Socket GPU's

Discussion in 'Video Cards' started by Stryker7314, Oct 29, 2019.

  1. Stryker7314

    Stryker7314 Limp Gawd

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    Was thinking (or not), why do I have to pay for more HBM memory and another gpu "motherboard" when nextgen GPU's arrive if I already have high end stuff on my Titan V? I only want the GPU chip!

    GPU's should be modular, change my mind.
     
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  2. Wat

    Wat n00b

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    There is no real reason a GPU couldn't be made to fit a sock. But then it would smell like feet
     
  3. DrLobotomy

    DrLobotomy [H]ardness Supreme

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    Too many different supporting chips/diodes/caps etc. for each spec of GPU makes it a bad idea.
     
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  4. Stryker7314

    Stryker7314 Limp Gawd

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    Maybe do a cpu/motherboard chipset system?
     
  5. balnazzar

    balnazzar [H]Lite

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    Socketed GPUs do exist: take for example the Nvidia SXM2 (on ebay, the P100/V100 sxm2 are cheap, too. But good luck for finding cheap sxm2 mobos/servers).
     
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  6. sabrewolf732

    sabrewolf732 2[H]4U

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    your hbm is part of the gpu, how could it be socketed. You're really just paying for the mainboard.
     
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  7. Stryker7314

    Stryker7314 Limp Gawd

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    Nope, I've looked at it, the HBM are their own memory chips placed around the GPU socket.
     
  8. UnknownSouljer

    UnknownSouljer [H]ardness Supreme

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    This position isn't tenable if you know how graphics cards are made.
    Each graphics cards board is specific to that GPU. It takes AMD and nVidia a decent amount of time to figure out the routing on the board for each new incoming chip.
    The board itself is like a motherboard for that specific GPU. Each pin and pinout is different on each GPU. Entirely different pinouts for power (with specific voltages) RAM, etc, on down the line.
    (EDIT: As an aside, this is so complex that back in the nVidia Ti4200/Ti4400/Ti4600 days I knew a technical writer for nVidia, and for every graphics processor they made they had to essentially write a document that was over 300 pages writing out line by line how all interactions with the chip worked from a pin perspective. This is so board partners if they wanted to make custom boards could figure out their own routing or make modifications. This is also why a lot of board partners don't bother, because it's not worth the effort to try and optimize further and redo work that has already been done.)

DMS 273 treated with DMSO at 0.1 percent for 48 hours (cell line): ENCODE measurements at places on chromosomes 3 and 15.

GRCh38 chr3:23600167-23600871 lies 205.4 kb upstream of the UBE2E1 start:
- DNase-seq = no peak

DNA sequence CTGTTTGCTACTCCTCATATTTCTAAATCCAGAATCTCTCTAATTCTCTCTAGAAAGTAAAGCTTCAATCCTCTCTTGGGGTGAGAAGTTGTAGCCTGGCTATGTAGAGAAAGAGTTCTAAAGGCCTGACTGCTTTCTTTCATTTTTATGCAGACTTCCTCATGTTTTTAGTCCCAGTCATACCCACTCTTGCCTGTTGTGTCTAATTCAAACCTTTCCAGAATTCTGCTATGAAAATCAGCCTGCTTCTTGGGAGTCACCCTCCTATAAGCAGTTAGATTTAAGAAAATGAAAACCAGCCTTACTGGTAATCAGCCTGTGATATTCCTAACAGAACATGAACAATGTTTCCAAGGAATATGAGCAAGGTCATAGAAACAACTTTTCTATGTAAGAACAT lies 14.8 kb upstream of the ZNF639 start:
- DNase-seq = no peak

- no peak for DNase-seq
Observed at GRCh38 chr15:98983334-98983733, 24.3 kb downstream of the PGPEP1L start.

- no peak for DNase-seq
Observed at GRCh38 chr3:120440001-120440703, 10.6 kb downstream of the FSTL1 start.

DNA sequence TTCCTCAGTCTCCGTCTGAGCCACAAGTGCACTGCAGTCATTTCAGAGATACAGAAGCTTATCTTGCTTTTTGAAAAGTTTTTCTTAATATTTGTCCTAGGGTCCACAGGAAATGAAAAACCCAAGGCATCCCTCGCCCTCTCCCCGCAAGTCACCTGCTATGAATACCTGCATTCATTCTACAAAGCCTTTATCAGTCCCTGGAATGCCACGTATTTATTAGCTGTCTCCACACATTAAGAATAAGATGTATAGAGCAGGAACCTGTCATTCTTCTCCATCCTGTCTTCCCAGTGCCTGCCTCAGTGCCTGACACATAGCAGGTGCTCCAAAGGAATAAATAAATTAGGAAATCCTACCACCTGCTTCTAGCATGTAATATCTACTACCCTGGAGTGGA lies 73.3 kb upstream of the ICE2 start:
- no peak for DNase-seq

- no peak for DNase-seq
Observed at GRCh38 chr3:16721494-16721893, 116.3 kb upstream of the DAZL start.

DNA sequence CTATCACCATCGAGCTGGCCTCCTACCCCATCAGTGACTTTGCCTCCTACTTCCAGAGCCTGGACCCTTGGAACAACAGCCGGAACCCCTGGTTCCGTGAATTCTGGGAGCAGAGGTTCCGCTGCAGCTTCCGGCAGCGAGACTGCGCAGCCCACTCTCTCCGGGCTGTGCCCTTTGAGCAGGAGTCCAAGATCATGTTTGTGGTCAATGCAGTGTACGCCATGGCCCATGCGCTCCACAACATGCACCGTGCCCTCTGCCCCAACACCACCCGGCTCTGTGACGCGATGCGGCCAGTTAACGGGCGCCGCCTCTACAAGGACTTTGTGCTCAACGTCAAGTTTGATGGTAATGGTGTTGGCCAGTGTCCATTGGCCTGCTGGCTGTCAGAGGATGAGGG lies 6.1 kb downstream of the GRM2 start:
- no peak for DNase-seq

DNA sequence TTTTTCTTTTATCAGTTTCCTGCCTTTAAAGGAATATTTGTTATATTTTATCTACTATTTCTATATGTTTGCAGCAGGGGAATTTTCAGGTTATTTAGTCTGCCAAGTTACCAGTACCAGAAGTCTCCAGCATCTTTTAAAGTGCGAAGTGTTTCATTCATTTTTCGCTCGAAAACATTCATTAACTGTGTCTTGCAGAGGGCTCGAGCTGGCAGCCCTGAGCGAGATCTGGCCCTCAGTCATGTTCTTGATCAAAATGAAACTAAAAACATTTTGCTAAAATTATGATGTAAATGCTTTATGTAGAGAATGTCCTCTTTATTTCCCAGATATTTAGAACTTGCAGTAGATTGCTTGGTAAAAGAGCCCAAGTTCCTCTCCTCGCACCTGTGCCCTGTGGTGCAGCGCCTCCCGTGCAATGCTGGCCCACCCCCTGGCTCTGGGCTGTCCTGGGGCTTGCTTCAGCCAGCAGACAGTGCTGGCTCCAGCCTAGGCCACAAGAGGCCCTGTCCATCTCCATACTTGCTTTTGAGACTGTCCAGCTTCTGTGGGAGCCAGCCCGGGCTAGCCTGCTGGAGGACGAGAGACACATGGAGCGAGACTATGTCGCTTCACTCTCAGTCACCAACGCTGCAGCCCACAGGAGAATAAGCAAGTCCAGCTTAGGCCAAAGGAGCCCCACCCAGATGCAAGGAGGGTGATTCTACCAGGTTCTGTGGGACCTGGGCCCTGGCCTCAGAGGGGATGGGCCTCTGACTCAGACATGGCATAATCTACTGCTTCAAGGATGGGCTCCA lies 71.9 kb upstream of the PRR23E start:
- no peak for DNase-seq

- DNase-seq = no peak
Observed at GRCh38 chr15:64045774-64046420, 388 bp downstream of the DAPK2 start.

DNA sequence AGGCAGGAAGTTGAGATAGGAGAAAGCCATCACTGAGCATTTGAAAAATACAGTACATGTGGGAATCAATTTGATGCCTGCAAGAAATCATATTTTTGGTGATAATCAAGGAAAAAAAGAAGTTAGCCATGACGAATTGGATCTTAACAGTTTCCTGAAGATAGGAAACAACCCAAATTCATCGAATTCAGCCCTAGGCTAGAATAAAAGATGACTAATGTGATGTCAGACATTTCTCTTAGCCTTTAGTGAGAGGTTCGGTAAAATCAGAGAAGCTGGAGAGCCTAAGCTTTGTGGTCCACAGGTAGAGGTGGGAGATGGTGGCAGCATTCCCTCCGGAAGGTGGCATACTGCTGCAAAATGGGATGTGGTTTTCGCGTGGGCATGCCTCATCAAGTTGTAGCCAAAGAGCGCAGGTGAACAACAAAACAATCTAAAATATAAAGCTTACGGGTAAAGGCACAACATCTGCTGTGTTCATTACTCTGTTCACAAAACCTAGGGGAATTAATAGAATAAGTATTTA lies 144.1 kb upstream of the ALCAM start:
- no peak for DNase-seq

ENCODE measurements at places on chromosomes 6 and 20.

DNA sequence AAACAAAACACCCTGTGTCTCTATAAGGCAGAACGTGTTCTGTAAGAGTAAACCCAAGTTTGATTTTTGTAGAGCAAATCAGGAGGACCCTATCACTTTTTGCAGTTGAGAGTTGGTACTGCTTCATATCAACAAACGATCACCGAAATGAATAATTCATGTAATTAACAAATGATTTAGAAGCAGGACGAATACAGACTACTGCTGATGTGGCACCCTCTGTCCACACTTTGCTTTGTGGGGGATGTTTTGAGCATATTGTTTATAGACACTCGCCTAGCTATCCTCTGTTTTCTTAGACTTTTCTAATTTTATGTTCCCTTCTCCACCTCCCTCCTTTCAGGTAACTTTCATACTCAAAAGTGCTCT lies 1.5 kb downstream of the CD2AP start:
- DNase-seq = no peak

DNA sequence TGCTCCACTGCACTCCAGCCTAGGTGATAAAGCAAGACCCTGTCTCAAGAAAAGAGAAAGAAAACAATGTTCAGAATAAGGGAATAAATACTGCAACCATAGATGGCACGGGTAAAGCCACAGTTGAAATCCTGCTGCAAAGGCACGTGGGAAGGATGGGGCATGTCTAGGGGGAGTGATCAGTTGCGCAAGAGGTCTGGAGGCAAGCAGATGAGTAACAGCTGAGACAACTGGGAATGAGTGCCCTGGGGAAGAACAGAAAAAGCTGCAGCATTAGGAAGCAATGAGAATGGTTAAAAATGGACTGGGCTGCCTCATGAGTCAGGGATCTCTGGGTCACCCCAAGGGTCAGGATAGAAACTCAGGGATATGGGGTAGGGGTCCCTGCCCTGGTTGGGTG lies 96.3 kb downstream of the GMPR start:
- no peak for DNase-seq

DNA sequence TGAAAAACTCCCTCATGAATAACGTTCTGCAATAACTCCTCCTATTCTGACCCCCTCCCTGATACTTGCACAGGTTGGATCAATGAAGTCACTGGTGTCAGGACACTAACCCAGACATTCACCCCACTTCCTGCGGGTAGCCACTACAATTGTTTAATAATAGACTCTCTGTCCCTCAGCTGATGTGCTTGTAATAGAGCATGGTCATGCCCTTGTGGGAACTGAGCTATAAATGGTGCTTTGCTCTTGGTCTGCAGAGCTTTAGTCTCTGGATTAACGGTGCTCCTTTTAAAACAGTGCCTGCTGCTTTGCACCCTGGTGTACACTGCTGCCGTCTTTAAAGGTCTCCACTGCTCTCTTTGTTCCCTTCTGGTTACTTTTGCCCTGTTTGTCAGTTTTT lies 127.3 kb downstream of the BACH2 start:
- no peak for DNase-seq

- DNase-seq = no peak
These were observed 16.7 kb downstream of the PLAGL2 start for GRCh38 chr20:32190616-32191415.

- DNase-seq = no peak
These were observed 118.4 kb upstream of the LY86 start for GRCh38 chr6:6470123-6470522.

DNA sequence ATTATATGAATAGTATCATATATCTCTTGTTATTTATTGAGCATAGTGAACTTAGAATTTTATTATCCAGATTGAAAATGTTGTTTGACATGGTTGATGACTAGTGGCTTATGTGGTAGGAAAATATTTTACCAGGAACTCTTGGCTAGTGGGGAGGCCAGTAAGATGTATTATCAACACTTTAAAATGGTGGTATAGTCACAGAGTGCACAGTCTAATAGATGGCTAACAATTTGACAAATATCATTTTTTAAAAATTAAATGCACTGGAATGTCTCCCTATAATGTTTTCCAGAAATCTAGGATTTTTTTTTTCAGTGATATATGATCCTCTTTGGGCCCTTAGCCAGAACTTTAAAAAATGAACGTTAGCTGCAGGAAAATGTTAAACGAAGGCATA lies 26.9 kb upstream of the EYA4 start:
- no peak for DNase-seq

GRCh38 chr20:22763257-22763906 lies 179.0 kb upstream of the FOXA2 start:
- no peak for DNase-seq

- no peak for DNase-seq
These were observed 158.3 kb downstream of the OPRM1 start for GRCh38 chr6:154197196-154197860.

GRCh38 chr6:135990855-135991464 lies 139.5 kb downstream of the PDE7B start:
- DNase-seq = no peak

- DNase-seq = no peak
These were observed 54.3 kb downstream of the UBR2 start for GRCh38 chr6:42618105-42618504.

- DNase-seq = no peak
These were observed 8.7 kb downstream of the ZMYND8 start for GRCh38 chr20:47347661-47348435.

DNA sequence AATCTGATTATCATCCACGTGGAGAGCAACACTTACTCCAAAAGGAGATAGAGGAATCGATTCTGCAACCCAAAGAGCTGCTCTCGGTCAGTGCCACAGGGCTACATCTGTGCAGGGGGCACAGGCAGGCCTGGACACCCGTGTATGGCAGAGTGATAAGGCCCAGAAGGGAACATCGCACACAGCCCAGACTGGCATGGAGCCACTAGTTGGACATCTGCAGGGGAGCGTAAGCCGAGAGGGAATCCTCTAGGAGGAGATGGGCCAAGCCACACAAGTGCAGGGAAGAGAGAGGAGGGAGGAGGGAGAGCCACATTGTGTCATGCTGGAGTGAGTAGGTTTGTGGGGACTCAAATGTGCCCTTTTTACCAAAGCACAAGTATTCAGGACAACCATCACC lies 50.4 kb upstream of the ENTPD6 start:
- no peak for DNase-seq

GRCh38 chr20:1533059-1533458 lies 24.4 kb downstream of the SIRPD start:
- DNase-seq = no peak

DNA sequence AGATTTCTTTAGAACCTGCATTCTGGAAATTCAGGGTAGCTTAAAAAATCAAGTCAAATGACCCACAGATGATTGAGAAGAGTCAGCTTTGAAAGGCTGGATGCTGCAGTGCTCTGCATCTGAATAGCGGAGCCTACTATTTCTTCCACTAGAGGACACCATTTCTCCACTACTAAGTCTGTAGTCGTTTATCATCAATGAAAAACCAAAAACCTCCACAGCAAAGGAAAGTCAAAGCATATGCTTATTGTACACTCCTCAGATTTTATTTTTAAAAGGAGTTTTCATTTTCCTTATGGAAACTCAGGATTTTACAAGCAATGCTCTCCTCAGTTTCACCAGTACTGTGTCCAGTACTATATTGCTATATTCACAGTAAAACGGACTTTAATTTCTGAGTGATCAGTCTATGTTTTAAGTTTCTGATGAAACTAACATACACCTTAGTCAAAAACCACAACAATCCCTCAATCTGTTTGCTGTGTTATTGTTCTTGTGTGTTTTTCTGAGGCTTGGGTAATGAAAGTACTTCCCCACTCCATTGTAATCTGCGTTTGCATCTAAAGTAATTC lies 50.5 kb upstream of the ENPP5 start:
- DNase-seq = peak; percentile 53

In order for socket-able GPU's to exist there would have to be standardization across all GPUs (at least from the same manufacturer). Which is something they really don't want to do.
    In reality what would likely happen is that every GPU generation they would simply have to create a "new socket", more or less defeating the whole point of what you want to accomplish anyway.

    There isn't a way to make this cost any less. GPU's being swap-able on a PCIE card slot is already amazing. Being able to socket GPU's on anything other than a dev card is out of the question.

    So, I'm not gonna change your mind. You can think whatever you want to think. But from a technical standpoint, even if 100% of people wanted a socket-able GPU, manufacturers wouldn't bother because it wouldn't serve much of a purpose short of simply being able to replace it with the same GPU in the case of a failure.
     
    Last edited: Oct 30, 2019
  9. GiGaBiTe

    GiGaBiTe Gawd

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    HBM is integrated into the GPU MCM.

    https://en.wikipedia.org/wiki/High_Bandwidth_Memory

    I personally think HBM is a terrible idea, BGA packages already have awful problems with breakage due to ROHS solder. Adding more stacks of PCBs and chiplets is just a nightmare scenario. Not to mention they'll run smokin' hot being literally right next to the GPU die itself, and memory does not like heat.

    HBM just pushes electronics farther into the problem of massive amounts of E-Waste. If a GDDRx chip dies on a video card, you can remove and replace it. If a HBM stack dies, the whole card has to be thrown out. You can't exactly call up AMD/Nvidia and order a GPU die replacement.

    There's literally no advantage to using HBM memory other than proximity to the GPU reducing latency. GDDR5 and GDDR6 have similar bandwidth when used conventionally.
     
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